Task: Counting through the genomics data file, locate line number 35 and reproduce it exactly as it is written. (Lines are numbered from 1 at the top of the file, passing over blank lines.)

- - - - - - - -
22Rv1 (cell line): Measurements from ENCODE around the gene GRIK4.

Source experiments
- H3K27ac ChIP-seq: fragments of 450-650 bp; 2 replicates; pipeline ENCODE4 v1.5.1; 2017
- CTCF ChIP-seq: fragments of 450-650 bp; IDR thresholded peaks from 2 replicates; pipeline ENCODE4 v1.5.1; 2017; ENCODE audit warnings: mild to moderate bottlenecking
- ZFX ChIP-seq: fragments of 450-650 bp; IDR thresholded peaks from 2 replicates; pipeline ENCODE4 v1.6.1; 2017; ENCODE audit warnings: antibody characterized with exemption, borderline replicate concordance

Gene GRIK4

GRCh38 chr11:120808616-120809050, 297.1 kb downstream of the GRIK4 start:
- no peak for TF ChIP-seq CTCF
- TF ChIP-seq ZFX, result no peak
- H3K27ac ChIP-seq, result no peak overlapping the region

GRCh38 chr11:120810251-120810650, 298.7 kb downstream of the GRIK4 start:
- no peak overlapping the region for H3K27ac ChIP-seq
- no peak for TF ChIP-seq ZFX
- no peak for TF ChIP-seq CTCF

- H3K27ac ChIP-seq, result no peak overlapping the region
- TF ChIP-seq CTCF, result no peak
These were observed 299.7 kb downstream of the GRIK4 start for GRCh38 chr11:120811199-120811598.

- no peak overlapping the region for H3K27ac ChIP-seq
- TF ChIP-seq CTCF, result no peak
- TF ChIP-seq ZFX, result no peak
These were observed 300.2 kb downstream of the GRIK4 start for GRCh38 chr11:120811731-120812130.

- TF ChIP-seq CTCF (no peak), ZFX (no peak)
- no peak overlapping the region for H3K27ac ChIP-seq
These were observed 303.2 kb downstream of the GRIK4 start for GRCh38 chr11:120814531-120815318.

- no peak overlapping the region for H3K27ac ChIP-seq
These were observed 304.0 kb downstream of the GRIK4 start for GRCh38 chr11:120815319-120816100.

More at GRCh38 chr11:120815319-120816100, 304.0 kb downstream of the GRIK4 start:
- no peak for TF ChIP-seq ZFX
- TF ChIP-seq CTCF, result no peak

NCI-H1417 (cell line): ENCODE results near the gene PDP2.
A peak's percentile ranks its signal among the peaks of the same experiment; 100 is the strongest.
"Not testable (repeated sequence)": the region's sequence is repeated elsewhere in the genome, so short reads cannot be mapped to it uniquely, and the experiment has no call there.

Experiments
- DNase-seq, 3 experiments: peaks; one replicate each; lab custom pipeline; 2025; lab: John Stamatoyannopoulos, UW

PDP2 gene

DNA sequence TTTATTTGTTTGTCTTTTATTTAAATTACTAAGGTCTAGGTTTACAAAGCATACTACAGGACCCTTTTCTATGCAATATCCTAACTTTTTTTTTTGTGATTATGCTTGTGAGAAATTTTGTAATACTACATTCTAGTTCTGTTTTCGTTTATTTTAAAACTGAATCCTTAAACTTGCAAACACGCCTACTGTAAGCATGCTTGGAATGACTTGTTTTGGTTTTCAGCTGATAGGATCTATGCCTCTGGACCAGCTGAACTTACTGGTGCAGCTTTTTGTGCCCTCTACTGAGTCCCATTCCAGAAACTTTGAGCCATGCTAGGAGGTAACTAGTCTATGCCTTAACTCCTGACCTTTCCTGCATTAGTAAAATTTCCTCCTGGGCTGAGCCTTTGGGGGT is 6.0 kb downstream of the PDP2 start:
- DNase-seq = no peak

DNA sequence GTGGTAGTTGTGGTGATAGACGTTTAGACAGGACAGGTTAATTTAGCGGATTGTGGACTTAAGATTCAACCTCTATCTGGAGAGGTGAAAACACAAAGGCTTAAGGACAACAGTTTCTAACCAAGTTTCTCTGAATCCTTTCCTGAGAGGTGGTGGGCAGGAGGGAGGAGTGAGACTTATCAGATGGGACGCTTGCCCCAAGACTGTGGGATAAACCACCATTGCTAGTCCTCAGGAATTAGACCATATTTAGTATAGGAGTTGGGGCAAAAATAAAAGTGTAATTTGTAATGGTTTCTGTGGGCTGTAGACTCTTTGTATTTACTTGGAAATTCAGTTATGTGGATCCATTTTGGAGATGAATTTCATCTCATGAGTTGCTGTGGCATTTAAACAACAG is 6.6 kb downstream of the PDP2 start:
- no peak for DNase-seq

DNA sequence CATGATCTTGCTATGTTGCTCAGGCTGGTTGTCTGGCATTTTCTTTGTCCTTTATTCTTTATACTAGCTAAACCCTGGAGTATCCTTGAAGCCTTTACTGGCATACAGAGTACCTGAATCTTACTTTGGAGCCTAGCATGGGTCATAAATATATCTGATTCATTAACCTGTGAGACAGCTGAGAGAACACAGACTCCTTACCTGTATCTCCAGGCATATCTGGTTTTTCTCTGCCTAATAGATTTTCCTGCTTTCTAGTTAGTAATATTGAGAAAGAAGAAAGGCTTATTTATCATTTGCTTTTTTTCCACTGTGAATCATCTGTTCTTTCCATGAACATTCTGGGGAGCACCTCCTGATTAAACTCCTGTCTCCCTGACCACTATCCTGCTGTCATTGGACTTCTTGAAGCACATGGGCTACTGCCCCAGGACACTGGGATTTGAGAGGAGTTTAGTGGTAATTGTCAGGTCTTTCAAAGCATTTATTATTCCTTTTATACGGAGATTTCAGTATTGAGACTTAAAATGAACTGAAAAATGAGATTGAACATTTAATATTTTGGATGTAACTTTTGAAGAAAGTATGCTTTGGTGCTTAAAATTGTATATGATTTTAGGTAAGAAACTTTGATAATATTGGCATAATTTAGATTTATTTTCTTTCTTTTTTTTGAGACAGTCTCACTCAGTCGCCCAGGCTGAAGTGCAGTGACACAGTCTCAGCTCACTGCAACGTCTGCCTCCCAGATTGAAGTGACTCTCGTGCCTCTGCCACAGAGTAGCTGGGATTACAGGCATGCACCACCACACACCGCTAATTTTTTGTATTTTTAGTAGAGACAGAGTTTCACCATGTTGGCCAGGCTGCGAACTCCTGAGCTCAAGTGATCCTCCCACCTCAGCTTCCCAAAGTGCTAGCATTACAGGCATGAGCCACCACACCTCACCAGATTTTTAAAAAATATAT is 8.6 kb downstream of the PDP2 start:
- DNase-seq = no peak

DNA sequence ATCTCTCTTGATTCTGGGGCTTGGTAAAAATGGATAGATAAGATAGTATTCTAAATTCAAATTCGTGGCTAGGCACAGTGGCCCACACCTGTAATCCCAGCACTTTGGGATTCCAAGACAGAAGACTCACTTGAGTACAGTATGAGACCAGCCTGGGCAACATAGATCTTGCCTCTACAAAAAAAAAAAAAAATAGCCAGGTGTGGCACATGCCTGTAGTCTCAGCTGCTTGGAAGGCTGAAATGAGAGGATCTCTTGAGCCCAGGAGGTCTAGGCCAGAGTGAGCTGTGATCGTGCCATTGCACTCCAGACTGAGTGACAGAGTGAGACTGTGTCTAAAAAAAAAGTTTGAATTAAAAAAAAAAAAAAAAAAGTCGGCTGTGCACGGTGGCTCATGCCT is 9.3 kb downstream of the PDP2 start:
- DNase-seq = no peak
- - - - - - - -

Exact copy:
PDP2 gene